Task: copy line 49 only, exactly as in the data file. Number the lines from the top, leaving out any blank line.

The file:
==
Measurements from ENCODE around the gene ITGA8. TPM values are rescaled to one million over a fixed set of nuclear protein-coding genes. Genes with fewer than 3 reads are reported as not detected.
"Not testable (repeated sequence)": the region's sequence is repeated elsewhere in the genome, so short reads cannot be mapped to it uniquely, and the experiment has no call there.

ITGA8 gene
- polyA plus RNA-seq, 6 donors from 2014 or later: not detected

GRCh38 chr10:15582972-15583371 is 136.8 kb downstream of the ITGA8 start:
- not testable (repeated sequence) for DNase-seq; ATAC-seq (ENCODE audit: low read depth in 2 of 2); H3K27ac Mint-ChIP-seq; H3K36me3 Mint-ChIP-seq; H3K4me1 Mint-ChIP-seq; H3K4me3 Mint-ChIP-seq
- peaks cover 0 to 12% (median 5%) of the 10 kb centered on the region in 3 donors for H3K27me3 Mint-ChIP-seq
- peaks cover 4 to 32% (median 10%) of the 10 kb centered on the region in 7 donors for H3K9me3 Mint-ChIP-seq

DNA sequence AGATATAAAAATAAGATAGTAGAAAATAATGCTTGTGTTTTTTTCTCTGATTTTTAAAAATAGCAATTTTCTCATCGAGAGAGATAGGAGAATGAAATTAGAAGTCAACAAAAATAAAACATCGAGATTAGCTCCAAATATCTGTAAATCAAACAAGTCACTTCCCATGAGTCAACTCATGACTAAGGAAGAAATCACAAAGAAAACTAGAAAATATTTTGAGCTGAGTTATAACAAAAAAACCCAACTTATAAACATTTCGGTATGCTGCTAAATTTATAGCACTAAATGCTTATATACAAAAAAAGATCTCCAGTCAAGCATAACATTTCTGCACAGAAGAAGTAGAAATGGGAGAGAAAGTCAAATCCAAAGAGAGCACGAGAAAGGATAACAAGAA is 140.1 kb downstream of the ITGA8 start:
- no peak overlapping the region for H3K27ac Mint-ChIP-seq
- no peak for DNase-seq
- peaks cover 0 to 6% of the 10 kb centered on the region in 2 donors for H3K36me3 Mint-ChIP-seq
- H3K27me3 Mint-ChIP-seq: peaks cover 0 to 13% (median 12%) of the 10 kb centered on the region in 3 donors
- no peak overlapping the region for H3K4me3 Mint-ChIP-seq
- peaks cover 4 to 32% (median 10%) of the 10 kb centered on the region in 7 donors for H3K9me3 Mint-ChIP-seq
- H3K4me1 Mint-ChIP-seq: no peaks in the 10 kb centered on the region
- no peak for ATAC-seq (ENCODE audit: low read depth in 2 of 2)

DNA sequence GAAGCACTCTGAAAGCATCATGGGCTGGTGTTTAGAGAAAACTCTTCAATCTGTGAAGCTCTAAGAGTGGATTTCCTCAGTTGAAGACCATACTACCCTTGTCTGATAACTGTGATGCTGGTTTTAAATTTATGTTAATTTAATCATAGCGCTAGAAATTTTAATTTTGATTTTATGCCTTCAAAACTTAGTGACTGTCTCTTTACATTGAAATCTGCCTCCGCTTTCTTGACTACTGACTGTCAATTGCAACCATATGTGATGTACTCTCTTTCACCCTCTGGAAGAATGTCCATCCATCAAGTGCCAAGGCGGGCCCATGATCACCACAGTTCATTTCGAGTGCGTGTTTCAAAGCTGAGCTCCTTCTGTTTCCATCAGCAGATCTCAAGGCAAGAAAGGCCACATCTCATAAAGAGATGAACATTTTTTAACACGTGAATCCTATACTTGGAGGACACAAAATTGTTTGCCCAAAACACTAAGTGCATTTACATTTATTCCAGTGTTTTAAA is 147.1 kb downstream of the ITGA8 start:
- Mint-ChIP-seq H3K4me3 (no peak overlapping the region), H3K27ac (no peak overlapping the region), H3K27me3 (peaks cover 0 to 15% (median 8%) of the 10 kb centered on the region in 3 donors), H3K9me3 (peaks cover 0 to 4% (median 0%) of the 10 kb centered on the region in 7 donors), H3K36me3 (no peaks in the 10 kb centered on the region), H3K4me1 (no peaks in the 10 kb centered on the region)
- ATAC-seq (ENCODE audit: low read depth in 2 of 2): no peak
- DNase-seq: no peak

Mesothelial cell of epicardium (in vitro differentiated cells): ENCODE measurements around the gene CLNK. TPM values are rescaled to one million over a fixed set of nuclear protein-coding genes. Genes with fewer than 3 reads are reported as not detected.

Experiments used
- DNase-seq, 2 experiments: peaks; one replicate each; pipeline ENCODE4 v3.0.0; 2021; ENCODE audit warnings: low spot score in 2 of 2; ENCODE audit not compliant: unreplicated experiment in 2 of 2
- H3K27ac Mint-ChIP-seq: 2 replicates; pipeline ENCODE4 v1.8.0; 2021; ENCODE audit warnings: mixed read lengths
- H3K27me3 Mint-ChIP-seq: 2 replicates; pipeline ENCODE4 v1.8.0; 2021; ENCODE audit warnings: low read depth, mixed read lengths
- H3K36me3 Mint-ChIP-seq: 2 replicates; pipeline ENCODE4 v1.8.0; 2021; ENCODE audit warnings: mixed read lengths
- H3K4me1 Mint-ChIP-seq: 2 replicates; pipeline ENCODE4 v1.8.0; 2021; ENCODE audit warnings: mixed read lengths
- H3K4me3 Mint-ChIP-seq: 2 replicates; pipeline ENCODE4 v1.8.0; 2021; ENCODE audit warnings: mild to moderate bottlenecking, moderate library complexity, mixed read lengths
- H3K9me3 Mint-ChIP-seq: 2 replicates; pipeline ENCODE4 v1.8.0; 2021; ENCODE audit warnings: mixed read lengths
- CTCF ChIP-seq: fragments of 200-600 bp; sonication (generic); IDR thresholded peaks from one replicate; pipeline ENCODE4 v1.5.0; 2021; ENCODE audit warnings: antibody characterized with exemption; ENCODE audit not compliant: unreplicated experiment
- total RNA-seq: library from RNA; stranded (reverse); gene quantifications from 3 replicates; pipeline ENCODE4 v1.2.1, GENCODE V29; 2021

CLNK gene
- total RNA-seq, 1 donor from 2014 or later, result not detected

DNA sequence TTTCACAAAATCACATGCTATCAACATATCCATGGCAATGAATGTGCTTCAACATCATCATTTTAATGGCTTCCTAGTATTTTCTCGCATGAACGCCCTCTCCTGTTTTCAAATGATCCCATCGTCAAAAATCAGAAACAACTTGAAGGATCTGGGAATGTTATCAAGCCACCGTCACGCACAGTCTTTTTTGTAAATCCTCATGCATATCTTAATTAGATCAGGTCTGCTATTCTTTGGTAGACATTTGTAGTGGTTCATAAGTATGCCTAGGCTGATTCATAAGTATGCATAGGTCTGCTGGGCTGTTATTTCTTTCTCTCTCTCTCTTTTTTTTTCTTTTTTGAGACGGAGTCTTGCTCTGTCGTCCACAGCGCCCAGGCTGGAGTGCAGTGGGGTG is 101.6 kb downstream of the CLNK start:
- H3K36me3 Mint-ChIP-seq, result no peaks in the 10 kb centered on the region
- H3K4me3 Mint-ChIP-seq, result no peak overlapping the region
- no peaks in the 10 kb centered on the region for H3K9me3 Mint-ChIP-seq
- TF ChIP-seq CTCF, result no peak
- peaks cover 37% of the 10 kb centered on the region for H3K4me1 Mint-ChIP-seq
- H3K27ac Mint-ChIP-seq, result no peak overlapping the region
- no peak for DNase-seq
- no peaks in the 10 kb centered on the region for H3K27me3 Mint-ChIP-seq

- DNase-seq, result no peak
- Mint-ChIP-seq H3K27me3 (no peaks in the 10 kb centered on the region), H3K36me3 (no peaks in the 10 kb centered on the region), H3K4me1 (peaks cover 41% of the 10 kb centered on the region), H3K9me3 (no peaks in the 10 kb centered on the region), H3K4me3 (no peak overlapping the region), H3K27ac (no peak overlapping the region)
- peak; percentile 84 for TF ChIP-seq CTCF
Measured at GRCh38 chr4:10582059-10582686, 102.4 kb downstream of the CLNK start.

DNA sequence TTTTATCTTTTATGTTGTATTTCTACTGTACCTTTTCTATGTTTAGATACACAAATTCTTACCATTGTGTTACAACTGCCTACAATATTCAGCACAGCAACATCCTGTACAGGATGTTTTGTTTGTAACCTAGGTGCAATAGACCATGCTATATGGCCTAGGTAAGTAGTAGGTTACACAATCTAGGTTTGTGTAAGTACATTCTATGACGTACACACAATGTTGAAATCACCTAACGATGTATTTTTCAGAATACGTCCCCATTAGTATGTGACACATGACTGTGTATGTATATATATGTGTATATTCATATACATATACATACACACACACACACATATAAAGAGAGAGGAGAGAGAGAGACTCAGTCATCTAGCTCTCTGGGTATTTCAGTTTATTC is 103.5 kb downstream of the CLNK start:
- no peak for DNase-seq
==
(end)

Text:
- no peak for DNase-seq